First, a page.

And the beef goes on (at Yum)…

You probably remember the big dust-up a few months ago over what exactly was in Taco Bell’s beef. A class action lawsuit was filed in California federal court in late January, 2011 by Alabama-based law firm Beasley, Allen against Taco Bell, a subsidiary owned by Yum Brands (YUM).

Beasley Allen’s petition claimed that Taco Bell’s products that purported to contain “seasoned ground beef” or “seasoned beef” actually contained “taco meat filling;” it then went on to say, “Taco meat filling is not beef. In fact, it does not meet the minimum standards set by the United States Department of Agriculture (‘USDA’) to be labeled or advertised as ‘beef,’ seasoned or otherwise.”

The blogosphere exploded with the story, as did many other news outlets, and customers throughout the country decided not to make a run for the border. Taco Bell wound up taking out full-page ads denying the allegations in Beasley Allen’s petition vociferously, protesting that its food items featuring beef were in fact 88% beef and 12% spices and other edible ingredients.

Less than three months after it filed the suit, Beasley Allen dismissed it on April 18, ostensibly because “changes were made to Taco Bell’s marketing practices.” Speaking on the firm’s behalf, attorney Dee Miles reportedly said, —From the inception of this case, we stated that if Taco Bell would make certain changes regarding disclosure and marketing of its —seasoned beef— product, the case could be dismissed. In another source, Miles was quoted as saying, “We accepted Taco Bell’s invitation to confer with company representatives and share information and ideas about the issues in the case. As a result of the lawsuit, changes in marketing and product disclosure were made by the company, allowing us to dismiss the case.”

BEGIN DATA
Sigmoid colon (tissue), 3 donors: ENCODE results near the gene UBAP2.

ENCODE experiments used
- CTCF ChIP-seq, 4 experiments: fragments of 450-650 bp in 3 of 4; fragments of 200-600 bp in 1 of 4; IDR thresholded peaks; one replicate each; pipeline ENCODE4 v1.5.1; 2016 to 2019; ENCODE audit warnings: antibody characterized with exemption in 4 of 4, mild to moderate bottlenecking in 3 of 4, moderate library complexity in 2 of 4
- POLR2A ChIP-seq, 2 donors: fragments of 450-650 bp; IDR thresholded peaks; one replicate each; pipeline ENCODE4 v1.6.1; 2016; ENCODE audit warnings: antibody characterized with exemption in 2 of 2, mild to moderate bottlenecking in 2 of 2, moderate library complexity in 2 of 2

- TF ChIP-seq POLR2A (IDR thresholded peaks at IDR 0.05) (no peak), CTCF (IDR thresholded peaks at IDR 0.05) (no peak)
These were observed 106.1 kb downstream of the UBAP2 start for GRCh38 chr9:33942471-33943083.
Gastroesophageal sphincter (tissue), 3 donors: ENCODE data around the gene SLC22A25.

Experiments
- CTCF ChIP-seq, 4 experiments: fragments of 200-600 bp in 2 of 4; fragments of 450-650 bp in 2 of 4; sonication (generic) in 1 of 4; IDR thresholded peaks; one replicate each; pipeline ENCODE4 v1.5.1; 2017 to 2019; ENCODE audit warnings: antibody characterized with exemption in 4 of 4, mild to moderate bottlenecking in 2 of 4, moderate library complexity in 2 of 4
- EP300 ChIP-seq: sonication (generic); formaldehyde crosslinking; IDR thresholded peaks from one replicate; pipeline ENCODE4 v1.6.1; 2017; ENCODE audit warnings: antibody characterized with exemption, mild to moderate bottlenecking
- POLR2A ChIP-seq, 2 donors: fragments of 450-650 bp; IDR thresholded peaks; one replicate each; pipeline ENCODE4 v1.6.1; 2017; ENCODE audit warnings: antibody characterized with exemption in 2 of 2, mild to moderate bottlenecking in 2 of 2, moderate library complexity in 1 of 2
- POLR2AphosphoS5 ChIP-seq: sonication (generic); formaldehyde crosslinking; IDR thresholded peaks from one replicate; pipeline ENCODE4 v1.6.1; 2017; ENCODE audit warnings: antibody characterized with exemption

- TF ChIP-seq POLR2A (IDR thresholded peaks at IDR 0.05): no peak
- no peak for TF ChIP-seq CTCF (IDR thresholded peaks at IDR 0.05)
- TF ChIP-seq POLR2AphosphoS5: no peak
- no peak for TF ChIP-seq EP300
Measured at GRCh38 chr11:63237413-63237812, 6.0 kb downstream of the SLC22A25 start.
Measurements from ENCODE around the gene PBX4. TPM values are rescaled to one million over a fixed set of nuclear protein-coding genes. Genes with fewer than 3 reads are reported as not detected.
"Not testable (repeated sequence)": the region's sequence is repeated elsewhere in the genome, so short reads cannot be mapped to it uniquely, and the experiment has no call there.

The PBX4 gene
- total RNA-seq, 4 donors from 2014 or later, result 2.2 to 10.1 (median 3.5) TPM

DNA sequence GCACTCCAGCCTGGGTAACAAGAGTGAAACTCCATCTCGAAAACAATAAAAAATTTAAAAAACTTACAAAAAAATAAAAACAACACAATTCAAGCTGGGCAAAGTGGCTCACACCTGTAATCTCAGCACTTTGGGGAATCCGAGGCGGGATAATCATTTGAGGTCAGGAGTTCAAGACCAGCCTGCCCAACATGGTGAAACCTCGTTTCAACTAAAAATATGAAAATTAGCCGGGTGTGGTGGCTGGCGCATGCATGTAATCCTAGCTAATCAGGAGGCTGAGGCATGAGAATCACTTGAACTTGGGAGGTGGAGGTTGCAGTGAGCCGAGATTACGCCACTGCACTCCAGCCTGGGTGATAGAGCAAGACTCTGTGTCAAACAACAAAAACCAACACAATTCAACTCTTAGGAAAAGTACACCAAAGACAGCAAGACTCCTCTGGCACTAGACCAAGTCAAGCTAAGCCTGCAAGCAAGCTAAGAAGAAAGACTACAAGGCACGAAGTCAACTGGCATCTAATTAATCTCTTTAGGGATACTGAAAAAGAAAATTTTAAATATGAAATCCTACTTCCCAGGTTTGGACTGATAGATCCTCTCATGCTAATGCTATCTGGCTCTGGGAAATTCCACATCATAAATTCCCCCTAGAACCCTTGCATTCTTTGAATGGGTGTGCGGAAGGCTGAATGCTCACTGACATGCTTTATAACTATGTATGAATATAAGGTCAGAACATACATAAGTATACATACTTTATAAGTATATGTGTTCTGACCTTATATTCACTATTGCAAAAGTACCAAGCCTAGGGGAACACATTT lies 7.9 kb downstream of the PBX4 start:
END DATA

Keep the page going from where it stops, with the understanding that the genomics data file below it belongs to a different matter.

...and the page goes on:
We bring this up because in the 10-Q that Yum! Brands filed yesterday, it appears that the three months of questions over Taco Bell’s beef had a bigger negative impact than the company initially predicted (as reported in accounts like this one), when it hoped that its prompt action had “turned the tide” and that the matter would be contained, thereby causing only a “negative, short-term impact.” The company also said that it spent between $3 million and $4 million to defend itself publicly against Beasley Allen’s lawsuit (all reference to which – quite curiously – has completely disappeared from the law firm’s website). In its recent earnings call, Yum’s leaders acknowledged that the lawsuit had a negative impact on sales; however, the new SEC filing warns of more serious losses. After referencing declining operating profits and commodity inflation, the filing adds:

“Taco Bell’s operating profits were significantly impacted in the quarter by the publicity associated with a lawsuit filed in late January 2011 alleging a violation of consumer protection statutes and deceptive business practices by Taco Bell through its advertising that the beef served in its products is ‘seasoned beef’. Such claims were false and the lawsuit was voluntarily withdrawn on April 18, 2011. Nonetheless, Taco Bell experienced a significant reversal in sales trends immediately following the filing of the lawsuit.”

Taco Bell has stated that it may sue Beasley Allen over the incident. So here we are, with the ball in Taco Bell’s court, where it will probably remain until the company can quantify its losses and then decide whether it’s going try to recover them and the cost of its emergency public relations campaign. Whatever the company decides, we bet that it will spend a fair amount of time on the due diligence process before it files a lawsuit. Maybe at some point in the near future it will come to light just how much due diligence Beasley Allen did before it filed the lawsuit that started all this in the first place.

Image source: Like_the_Grand_Canyon via flickr


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